Ivory Coast and Ghana are canceling all cocoa sustainability schemes that U.S.-based Hershey runs in their countries. Accusing the chocolate-makers of trying to avoid paying a cocoa premium aimed at combating farmer poverty.
In a letter addressed to Hershey, the Ivorian and Ghanaian cocoa regulators accuse Hershey of sourcing unusually large volumes of physical cocoa on the ICE futures exchange. Consequently avoiding the premium, known as a living income differential (LID).
Ivory Coast and Ghana – which produce two-thirds of the world’s cocoa, said they are also barring third party companies from running sustainability schemes in the West African nations on behalf of Hershey. The schemes certify cocoa as sustainably sourced – meaning its production is free of environmental and human rights abuses. For example, using child labor or being grown in a protected forest.
Hershey, on the other hand, said it is fully participating in the LID and will continue to do so. It sources substantial volumes of supply from West Africa, it added. “Our concern is that by cutting off industry sustainability programs, cocoa farmers will no longer receive the benefits provided by our programs… (like) the price premium for certified cocoa,” the company said in a statement.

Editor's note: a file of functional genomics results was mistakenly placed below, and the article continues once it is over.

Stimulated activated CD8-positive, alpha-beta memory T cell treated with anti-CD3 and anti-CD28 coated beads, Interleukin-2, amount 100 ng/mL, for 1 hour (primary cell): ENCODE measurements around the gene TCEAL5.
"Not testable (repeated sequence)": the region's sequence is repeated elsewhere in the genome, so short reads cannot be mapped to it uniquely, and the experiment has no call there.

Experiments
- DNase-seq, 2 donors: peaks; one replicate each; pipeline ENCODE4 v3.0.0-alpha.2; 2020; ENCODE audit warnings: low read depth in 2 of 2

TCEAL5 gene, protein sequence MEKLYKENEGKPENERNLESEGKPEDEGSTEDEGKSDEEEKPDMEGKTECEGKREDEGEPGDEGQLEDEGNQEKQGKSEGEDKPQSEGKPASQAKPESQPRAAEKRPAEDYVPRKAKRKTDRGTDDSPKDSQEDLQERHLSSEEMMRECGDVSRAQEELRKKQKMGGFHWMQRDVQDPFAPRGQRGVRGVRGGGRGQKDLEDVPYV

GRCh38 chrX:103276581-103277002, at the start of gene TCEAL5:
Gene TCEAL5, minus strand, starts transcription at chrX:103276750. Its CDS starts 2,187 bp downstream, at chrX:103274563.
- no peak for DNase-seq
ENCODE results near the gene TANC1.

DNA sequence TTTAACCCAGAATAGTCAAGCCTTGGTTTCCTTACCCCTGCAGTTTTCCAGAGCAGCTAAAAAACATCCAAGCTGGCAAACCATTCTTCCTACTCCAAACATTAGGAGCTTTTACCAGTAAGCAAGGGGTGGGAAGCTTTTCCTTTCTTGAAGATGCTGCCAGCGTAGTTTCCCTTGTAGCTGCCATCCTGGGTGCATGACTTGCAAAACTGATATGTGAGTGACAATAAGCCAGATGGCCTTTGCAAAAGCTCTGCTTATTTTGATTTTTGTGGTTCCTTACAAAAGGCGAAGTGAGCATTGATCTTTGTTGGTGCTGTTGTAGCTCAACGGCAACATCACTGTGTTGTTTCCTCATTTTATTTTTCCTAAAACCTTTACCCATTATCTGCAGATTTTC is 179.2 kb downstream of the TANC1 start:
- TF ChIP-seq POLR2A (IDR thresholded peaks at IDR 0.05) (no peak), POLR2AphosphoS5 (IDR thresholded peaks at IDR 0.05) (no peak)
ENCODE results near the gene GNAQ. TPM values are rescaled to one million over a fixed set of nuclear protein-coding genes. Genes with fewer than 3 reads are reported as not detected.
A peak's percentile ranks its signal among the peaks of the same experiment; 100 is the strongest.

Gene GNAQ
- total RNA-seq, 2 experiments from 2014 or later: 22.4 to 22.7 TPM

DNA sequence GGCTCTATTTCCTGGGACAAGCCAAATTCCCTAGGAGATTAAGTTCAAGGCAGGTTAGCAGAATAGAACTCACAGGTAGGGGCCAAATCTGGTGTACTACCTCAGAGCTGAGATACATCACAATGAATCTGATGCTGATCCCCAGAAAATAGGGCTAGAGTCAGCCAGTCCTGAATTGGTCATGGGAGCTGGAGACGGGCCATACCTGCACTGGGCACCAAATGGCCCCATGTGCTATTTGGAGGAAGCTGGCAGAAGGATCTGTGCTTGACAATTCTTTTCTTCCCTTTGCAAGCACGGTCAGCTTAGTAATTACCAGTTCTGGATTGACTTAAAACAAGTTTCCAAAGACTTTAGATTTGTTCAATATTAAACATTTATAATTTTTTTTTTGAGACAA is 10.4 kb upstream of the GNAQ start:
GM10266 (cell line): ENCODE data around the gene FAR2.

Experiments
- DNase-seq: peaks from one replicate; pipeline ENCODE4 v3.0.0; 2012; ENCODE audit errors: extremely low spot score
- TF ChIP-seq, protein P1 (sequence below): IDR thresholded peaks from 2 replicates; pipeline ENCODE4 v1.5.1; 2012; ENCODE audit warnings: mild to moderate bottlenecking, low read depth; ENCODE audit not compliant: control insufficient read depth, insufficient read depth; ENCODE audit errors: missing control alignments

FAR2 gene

The West African nations last year introduced a $400 a tonne LID on cocoa sales for the 2020/21 season. However, they have since struggled to sell their beans as chocolate demand has been hit by the coronavirus-induced recession.
Ivory Coast and Ghana also said they are reviewing their membership of the Federation of Cocoa Commerce (FCC). A UK-based international organization that aims to promote, protect, and regulate the cocoa trade.